What prompts Flynn’s erasure of Emma from his memory is not fully clear. They meet when he finds her beside the road with her car broken down. She teasingly implies that she knows him without fully explaining their earlier connections over drinks at a nearby motel (100). After drinking heavily, they end up in a room with Emma sick and Flynn taking care of her. When she awakes, however, Flynn has no memory of her. In part, Emma’s suddenly disappearing from Flynn’s memory is simply a more extreme version of his inability to recognize a woman who he has met before at several key moments in his life.
The reason for Flynn’s blindness represents one of the central puzzles of the novel. It seems clear that Emma’s connections to all of the personal relationships in Flynn’s private life represent a literal other to his time in baseball. In this novel Flynn is recently retired and squarely in the middle of his life. He occupies a curious moment, one that is seemingly resistant to narrative. He is no longer faced with important career decisions—this is not a novel about a pitcher at the end of his career, deciding whether to go on. Nor is it a novel of nostalgia, where a player looks back on an earlier time and compares life before and after baseball. Instead, Flynn is poised at a middle point between his career in baseball and the something else that comes afterwards.
Late in the novel Flynn comments on how pitchers lose games, and his comments on the dangers of the middle of the game strike me as relevant:
“There are two places where you can lose a game,” he said, “the first innings when you haven’t yet found your rhythm, and the middle innings when, if you’re not careful, it can leave you without warning. You tire all of a sudden and it’s gone. Maybe it’s a ground ball too sharply hit, it looks like an error on the books, but you know he got to you, hit something too hot to handle. It opens the floodgates, next there’s a clean shot, or maybe a squibber, a walk, then a long fly. You’re on your way out…Someone else wins or loses it for you.” (179)
It’s hard not to read this as a gloss on Flynn’s own position at the middle point of his life. Relevant, too, is the note on which he ends this passage: early in the game “you maybe can or can’t survive on your own” but in the later stages when you lose it you become dependent on others. At this most uncertain point in his life, he is likewise dependent on Emma. To use the baseball term, she is trying to get a “save” in the game of Flynn’s life.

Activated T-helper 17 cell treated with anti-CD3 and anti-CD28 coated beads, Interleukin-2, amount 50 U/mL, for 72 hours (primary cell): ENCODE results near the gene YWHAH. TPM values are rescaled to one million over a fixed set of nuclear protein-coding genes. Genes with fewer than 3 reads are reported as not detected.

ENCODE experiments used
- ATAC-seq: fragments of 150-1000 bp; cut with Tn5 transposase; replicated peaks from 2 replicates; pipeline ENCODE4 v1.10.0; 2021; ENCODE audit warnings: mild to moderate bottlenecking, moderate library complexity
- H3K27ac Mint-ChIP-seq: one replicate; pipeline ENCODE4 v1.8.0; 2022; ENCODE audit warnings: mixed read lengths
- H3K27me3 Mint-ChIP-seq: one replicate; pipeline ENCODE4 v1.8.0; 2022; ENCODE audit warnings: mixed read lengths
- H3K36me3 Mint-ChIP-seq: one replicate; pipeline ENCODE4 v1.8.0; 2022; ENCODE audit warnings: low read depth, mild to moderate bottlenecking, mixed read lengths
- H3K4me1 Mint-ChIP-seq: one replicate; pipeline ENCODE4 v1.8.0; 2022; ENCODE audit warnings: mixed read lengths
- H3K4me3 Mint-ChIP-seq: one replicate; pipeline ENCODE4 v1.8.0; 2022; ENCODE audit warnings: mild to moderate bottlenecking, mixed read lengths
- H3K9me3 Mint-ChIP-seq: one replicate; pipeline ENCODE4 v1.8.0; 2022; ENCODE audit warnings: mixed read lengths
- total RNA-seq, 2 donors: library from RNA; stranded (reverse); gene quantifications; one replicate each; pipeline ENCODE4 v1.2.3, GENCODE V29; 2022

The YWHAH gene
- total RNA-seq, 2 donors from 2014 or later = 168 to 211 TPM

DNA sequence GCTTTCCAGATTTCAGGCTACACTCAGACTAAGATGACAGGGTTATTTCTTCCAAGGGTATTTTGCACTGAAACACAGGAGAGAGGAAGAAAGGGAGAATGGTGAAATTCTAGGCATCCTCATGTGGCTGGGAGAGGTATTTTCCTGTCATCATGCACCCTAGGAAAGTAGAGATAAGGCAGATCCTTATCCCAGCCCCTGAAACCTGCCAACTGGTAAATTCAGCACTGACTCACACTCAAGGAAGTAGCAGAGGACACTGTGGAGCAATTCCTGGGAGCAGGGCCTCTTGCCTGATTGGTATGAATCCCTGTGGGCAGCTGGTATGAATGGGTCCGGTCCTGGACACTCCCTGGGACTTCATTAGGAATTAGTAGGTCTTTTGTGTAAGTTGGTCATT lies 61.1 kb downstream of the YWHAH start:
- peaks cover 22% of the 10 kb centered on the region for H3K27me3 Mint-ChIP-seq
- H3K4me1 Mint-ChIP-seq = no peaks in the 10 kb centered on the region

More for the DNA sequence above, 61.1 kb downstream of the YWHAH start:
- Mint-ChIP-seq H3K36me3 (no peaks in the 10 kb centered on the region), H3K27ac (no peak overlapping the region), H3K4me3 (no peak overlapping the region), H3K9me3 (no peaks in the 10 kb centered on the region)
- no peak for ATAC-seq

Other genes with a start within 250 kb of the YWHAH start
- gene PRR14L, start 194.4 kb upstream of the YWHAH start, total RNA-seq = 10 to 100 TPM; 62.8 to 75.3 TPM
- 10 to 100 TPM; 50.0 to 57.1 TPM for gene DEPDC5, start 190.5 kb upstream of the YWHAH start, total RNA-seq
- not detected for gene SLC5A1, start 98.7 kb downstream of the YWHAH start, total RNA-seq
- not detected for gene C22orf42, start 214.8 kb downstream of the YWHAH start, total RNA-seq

A crucial contrast between Flynn’s life in baseball and the world that awaits him is the role of numbers. Like any pitcher, Flynn thinks of the game and his own career in terms of statistics—ERA, wins and losses, pitch count, run support. As he notes early in the novel, “I’ve lived my life in numbers” (20). These numbers aren’t just a way of reducing a complex world to something simpler and easier to control, but are themselves a world. Speaking about pitch counts, Flynn thinks, “There’s a world in numbers. Each set of numbers has a different face. One-and-oh, for instance, can be behind or ahead, up or down, depending on what you got going, what you let him see, what you’re setting up.” (132). Flynn has lived a particular kind of life to this point, defined by numbers and different from the world that Emma represents. It is in this regard that her observation, “I am, she thought, whoever is the opposite of Circe, the un-enchanter” (172) because she is bringing Flynn back to his senses, is particularly meaningful. Emma seems to offer to translate Flynn from the life of numbers back into something more mundane.
Respect for the mundane is a theme in Joyce’s work and a central feature in the tension between his print and electronic work. In “The Persistence of the Ordinary” he describes “[t]he call for attention to the ordinary”:
In theorizing and creating early hypertexts many of us saw a form suited to reifying and retrieving the cyclic richness of ordinary life…. What none of us—modernist, Marxist, postmodernist, feminist, hypertextualiste—could quite anticipate was the current regime of repeated and insistent novelties. (Moral Tales 137)
In contrast to the way that “[t]he net dislodges the quotidian and diurnal” Joyce offers literature: “The fundamental familiarity of literature is its sense of life lived in common and commonplace” (137). In this regard, Flynn’s move from the “life of numbers” that he experiences in baseball to the mundane world that Emma seems to embody is the quintessential literary act.